Closing of NL Rivers About Protecting Salmon

July 18, 2012

Closing rivers all about protecting salmon
Gary Kean

ASF Editor's Note: Click here for List of Rivers Closed

2nd Note: Some rivers reopened this morning (July 18) in ZONE 13: 146.  Harry's River; 147.  Fox Island River & tributary streams; 148.  Sperpentine River & tributary streams; 150.  Humber River tributaries (including Adies Lake); 151.  Hughes Brook; 152.  Goose Arm River

CORNER BROOK Those responsible for enforcing the law on salmon rivers say they don't really change their approach much when rivers have been closed to angling because of environmental conditions.

Low water levels and subsequently warm water temperatures forced the Department of Fisheries and Oceans to close most rivers in western and central Newfoundland last week.

Those sort of conditions, which deplete the oxygen levels in the water, can stress Atlantic salmon trying to swim upstream to spawn. The mere act of an angler wading through the water and disturbing a pool where salmon have gathered only adds to the factors that can harm the mighty fish.

The fact salmon tend to gather in shallow pools until conditions are more conducive to continuing their reproductive journey, also makes them more susceptible to poachers.

"In situations like that, the fish are put in a vulnerable position," said Don Ivany of the Atlantic Salmon Federation.

The protection of the resource falls primarily to DFO, the federal agency that makes the call whether or not rivers are open or closed to angling. Lloyd Slaney, DFO's chief of enforcement in Newfoundland and Labrador, said, for the most part, it's business as usual when rivers are closed for the group of fisheries officers and guardians employed by the federal agency.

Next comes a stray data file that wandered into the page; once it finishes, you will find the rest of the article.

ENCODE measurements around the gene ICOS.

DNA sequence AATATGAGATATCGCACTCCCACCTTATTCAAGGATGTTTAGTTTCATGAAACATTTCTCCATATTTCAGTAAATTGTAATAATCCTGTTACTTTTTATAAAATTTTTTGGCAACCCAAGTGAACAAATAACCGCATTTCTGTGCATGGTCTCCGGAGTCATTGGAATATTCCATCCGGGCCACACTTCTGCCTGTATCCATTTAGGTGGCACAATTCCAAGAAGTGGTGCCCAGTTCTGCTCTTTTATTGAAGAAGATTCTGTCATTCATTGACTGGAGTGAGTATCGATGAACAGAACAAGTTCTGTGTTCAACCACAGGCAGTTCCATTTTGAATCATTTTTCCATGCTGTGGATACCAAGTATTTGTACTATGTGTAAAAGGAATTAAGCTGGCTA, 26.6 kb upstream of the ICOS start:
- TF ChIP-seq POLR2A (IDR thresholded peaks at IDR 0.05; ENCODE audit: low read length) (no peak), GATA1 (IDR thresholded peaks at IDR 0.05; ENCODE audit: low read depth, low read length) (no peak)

"We have not diverted any resources to closed areas but, where we believe there salmon are vulnerable, we will spend more time, conduct more surveillance and carry out activities that way," said Slaney.

Likewise, inland fish and wildlife enforcement officers from the provincial Department of Justice have not changed their pattern of work much. That agency also concentrates its efforts where it considers fish to be in the most peril.

This year is unique, though, in that, there are still many salmon that have yet to enter the river systems. Instead, they have remained schooled up in bays and harbours awaiting the right time to head to the spawning grounds.

Sheldon Anstey, an inland fish and wildlife enforcement officer, said he and his colleagues are still concentrating on the threats of coastal netting by poachers.

"Normally, early in the season, we would do more coastal work," said Anstey. "Then, as they go inland, we will follow. This year, a lot of rivers are low and warm and a lot of fish aren't going into the rivers. They are staying out in the bays and harbours."

Anstey doesn't necessarily buy into the thought that closed rivers means more poaching.

"Some anglers think rivers should stay open because they can keep an eye on it and people won't poach when they are there," he said. "That's not always the case. We still have poaching in the nighttime when there are no anglers."

Poachers are likely to be more easily identified when rivers are closed because of the decreased activity, added Anstey.

Ivany and the atlantic federation would like to see DFO increase the resources it makes available to protect the salmon resource, but said it is great that the provincial government has made protecting Atlantic salmon a priority in recent years.

"Having that additional coverage out there at a time like this is a bit of a relief from our point of view," said Ivany.

In addition to the routine patrols and concentrating on the areas where fish are believed to be at risk, DFO makes daily observations of the river systems to assess whether or not angling can resume.

Late Tuesday, the federal agency issued an advisory that conditions had improved in some western Newfoundland rivers and that angling would re-open as of sunrise this morning. Those include, Fox Island River, Serpentine River, Humber River and their tributaries, including Adies Lake, as well as Hughes Brook and Goose Arm River.